Singer Alvin Lee (Ten Years After)
Guitarist ~ Singer
Ten Years After
birth name: Graham Barnes

Alvin Lee

December 19, 1944, Nottingham, England ~ March 6, 2013, Spain

He was persuaded to take up clarinet by his musically-inclined family. But, after listening to a few of his parents Big Bill Broonzy records, Alvin moved on to the guitar. His first was a Spanish model, but he swapped it for an electric Guyatone when he was 13. He formed his first group then, the rock & roll inclined Jailbreakers, after inspiration from his favourite guitarist Scotty Moore. ~ Alvin Lee ~ retrieved December 14, 2013 ©

We have lost a wonderful much loved father and companion. The world has lost a truly great musician. ~ Alvin Lee ~ retrieved December 14, 2013 ©

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December 19, 1998 ~ Billboard Hot 100 ~ #3 (3) Divine, Lately ~ #2 (2) Deborah Cox, Nobody's Supposed To Be Here ~ #1 (1) R. Kelly, I'm Your Angel


A guitarist of innate feel for his instrument, Lee was able to go beyond blues and rock into his own very singular style, but could also deliver the traditional formula with such fierce emotion and so much flair, without ever losing momentum, that your forgot his extraordinary technique and saw bigger realities beyond his instrument and beyond distinctions between genres. ~ Hard Rock Haven: Alvin Lee Obituary ~ retrieved April 24, 2014 © Hardrock Haven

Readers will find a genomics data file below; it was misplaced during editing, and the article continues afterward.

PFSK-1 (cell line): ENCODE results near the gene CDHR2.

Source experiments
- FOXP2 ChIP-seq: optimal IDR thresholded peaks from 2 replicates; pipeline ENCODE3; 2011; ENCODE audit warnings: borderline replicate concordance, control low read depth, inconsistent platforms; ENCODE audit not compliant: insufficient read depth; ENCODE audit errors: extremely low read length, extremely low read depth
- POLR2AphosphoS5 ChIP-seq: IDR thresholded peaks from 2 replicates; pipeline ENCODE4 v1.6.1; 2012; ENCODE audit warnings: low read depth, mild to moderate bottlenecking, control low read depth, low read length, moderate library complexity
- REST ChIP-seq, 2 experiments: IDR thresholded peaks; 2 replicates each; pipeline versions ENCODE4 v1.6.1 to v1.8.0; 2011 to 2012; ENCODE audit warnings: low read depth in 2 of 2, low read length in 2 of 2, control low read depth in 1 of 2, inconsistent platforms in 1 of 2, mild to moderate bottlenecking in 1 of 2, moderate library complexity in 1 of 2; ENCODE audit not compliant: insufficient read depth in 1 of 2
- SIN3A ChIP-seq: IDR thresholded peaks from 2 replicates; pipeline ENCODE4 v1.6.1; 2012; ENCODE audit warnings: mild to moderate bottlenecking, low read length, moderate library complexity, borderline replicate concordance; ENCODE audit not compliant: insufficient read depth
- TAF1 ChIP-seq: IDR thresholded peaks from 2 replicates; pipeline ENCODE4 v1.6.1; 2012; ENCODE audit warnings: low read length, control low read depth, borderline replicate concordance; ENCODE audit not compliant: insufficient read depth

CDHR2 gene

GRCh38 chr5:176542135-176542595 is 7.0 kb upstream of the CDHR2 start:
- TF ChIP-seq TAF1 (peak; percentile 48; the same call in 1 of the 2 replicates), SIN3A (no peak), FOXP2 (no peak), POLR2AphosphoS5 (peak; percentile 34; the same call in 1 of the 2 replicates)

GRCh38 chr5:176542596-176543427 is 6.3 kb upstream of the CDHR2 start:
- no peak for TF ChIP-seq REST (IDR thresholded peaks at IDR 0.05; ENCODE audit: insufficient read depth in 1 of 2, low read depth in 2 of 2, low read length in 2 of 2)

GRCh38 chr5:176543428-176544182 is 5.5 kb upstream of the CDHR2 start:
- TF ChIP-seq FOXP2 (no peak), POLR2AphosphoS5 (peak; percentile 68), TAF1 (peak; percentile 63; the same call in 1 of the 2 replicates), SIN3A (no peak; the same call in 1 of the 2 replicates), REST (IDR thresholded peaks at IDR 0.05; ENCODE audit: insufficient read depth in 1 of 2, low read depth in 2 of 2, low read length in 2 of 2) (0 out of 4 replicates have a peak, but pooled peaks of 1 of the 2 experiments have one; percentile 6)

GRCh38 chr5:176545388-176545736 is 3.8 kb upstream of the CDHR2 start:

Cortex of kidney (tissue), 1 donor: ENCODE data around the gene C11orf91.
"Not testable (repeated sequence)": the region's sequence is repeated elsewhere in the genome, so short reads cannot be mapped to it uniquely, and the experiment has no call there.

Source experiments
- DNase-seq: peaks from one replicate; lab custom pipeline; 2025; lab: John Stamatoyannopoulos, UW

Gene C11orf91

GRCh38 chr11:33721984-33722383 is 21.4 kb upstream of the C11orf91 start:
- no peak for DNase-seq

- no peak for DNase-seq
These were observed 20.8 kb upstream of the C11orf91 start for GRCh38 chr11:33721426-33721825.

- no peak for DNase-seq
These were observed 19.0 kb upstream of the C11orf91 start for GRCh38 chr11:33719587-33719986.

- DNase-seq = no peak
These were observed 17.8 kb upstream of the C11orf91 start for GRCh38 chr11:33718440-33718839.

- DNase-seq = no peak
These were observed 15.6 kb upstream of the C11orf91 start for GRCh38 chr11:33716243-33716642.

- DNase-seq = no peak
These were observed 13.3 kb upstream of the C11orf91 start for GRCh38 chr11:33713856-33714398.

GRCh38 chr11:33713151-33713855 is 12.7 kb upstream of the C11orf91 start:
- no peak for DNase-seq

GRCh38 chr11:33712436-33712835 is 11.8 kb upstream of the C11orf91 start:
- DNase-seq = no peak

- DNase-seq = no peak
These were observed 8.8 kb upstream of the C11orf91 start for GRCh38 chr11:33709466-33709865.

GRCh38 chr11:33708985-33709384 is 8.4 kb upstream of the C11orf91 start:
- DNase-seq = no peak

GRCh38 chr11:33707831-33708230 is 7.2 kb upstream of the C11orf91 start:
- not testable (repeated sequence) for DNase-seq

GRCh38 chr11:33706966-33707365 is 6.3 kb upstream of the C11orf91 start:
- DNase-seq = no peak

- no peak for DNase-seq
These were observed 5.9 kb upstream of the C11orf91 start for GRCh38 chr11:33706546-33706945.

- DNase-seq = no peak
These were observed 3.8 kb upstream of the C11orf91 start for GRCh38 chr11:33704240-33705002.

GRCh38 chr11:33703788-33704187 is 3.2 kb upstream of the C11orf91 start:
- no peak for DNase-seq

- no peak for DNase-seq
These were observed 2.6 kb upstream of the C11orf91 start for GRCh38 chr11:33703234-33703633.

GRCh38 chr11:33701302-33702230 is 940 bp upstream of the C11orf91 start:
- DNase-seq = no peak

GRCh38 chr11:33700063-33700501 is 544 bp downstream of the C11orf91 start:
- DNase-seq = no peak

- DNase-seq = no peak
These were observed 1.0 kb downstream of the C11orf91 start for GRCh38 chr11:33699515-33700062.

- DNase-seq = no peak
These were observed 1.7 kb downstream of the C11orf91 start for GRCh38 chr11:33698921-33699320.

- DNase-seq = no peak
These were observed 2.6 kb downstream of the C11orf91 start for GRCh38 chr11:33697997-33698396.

Alvin Lee ~ Voted #95 Classic Rock Magazine's 100 Wildest Guitar Heroes in 2007.

Ten Years After

In 1966 The Jaybirds moved to London, where Chick Churchill joined the group. That November the quartet signed a manager, Chris Wright, and decided to change its name to Blues Trip, Blues Yard (under which they played a show at the Marquee Club supporting the Bonzo Dog Doo-Dah Band), and finally in November 1966, to Ten Years After. This name was taken in honor of Elvis Presley, an idol of Lee's; Presley's year of enormous success - 1956 - accounts for the band's name. ~ Wikipedia: Ten Years After ~ retrieved December 16, 2013 © Wikipedia

“The strange thing was we had gone to what I considered to be the home of the blues, but they’d never heard of most of them, and I couldn’t believe it - ‘Big Bill who?’ ” Mr. Lee recalled in a 2003 interview with Classic Rock magazine. “We were recycling American music and they were calling it the English sound.” ~ New York Times: Alvin Lee Obituary ~ March 6, 2013 © New York Times

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